Data Analysis [Part 4 of 5] – Goal Seek in Excel

This is the fourth article of the five-part series on Data Analysis in Excel. In this section, I will show you how to use Goal Seek in Excel.

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Goal Seek in Excel, as the name suggests, helps you in achieving a value (the goal) by altering a dependent value.

For example, I have the data (as shown below), where I calculate the Monthly payment outflow with the given Loan Amount, Interest Rate and Number of Payments. [Monthly payment is in red and in round brackets as it is an outflow].

Goal Seek in Excel - Data Set

I use the following PMT formula in cell B4 to calculate the Monthly payment:


Now, I want to calculate the loan amount so that my monthly payment is  $1,000. I can try and use some trial and error by putting random values in Loan amount, but there is a better way to do this – using Goal Seek in Excel.

Using Goal Seek in Excel

  • Go to Data –> Data Tools –> What-If Analysis –> Goal Seek.Goal Seek in Excel
  • In the Goal Seek Dialogue Box, use the following details:
    • Set Cell: B4 (this is the cell with the goal/target).
    • To Value: -1,000 (this is the goal value. Its negative here as it is an outflow).
    • By Changing Cell: B1 (this is the loan amount that we want to change to achieve the goal value).Goal Seek in Excel - Values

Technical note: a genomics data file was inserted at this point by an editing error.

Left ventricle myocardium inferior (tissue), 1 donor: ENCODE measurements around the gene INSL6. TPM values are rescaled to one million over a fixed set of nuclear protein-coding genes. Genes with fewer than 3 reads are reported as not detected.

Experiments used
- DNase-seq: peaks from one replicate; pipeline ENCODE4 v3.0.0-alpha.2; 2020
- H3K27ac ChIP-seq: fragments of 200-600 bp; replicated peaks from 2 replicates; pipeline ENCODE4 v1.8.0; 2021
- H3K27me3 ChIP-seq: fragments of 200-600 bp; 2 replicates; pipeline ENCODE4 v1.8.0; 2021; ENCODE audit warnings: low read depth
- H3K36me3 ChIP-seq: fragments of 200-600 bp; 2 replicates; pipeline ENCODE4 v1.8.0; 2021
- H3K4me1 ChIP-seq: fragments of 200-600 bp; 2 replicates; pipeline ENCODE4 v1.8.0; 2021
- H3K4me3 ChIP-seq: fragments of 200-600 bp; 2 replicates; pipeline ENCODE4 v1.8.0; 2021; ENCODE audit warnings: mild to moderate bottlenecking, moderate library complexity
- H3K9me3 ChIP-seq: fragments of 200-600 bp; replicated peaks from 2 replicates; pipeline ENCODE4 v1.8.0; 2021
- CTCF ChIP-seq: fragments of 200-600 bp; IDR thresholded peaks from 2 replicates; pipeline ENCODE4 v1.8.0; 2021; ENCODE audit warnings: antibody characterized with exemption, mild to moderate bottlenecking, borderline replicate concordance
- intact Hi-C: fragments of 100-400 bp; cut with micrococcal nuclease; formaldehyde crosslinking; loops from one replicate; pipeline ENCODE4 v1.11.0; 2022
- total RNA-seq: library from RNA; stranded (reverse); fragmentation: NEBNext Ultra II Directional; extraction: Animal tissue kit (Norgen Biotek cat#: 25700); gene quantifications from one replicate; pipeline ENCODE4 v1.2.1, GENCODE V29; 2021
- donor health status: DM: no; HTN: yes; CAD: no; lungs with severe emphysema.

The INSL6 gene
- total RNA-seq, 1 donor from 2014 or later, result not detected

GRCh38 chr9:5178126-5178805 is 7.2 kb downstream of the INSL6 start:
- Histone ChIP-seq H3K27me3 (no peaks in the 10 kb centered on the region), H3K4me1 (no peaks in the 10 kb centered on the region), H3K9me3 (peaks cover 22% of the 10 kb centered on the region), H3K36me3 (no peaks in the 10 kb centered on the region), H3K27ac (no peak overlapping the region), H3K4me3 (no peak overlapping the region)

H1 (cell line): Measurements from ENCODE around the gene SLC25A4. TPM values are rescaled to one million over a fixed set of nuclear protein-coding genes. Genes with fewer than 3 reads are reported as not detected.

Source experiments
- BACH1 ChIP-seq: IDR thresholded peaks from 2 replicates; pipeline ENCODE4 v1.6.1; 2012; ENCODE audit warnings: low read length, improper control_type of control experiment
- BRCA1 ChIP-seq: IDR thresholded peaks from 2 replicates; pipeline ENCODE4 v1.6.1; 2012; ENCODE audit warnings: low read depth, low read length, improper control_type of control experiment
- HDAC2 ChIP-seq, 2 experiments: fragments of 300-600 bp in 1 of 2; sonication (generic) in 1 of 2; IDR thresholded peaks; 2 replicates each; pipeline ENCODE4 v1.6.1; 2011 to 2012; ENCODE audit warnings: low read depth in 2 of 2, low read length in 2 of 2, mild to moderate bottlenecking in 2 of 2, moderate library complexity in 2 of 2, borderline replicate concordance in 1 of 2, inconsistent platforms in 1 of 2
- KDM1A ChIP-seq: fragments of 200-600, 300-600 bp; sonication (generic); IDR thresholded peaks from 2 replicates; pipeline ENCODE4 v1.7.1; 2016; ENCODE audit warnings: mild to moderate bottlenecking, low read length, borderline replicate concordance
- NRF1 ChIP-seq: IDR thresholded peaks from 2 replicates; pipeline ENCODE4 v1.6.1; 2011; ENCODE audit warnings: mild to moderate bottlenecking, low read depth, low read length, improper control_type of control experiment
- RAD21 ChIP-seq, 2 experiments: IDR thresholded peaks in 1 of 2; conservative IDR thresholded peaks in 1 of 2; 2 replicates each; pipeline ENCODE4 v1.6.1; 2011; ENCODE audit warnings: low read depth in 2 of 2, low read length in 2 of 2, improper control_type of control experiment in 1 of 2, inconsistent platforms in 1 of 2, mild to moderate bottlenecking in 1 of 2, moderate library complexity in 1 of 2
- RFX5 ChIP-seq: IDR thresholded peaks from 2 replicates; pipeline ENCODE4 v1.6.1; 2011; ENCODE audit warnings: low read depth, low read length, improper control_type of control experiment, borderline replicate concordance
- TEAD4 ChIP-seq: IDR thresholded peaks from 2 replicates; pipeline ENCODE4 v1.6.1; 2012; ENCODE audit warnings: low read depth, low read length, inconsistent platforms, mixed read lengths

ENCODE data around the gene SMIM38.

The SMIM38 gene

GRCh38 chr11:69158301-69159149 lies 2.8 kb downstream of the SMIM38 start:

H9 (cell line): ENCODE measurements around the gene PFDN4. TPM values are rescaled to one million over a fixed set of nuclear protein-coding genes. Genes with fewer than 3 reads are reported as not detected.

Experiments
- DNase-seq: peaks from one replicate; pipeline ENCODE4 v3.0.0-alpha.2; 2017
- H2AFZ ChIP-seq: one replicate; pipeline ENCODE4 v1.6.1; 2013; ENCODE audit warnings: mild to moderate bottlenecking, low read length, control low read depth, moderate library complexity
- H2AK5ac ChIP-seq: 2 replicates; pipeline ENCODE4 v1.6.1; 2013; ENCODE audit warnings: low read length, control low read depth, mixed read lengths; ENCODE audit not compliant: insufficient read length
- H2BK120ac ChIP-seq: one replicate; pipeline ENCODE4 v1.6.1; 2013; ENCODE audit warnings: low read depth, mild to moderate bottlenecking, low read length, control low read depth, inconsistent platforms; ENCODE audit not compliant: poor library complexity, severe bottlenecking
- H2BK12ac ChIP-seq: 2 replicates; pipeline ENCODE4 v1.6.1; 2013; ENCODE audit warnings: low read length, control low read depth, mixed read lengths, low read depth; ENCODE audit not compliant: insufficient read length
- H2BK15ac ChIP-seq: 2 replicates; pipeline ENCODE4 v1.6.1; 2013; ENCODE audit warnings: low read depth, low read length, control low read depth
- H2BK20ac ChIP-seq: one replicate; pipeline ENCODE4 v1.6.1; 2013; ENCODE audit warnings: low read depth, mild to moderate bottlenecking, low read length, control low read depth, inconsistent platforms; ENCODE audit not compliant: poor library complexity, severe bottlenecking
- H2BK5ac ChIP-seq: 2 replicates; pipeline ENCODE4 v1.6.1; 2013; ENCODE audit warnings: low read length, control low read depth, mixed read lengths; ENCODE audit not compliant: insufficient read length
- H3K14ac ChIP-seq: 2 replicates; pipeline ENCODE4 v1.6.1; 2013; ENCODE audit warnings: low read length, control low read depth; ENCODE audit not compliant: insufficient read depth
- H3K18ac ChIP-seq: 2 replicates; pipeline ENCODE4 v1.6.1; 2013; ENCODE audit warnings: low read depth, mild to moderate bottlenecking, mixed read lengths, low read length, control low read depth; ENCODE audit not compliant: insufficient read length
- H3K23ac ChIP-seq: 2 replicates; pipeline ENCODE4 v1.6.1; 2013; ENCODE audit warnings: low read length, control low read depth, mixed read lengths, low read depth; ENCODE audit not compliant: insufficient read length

• Click OK. This will open the Goal Seek Status dialogue box.
    • Goal Seek Status dialogue box will inform you when a solution is found. If you wish to accept the solution, click on the OK button, and it will change the cell values. If you do not want to accept the solution, click on Cancel.
    • It may happen that the Goal Seek is not able to find a solution. It will show you the relevant prompt in that case.Goal Seek in Excel - Status Dialogue Box
  • Once you accept the solution, it will be reflected in the cells.Goal Seek in Excel - New Solution

Try it yourself..Download the fileDownload File Pic

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Sumit Bansal
Hello there! I'm Sumit Bansal, founder of and an Excel MVP. I started this website in 2013 with a simple goal: to share my love for Excel through easy to follow tips, tutorials and videos. I'm here to help you get the best out of MS Excel to save time and boost your productivity.

4 thoughts on “Data Analysis [Part 4 of 5] – Goal Seek in Excel”

  1. what if you enter a negative number in the [to:value] but it doesn’t work? how do I get negatives to work?

    Thank you 🙂

  2. Bro it would really help if you explain us with few other examples coz I tried using you given formula but it ain’t working so..


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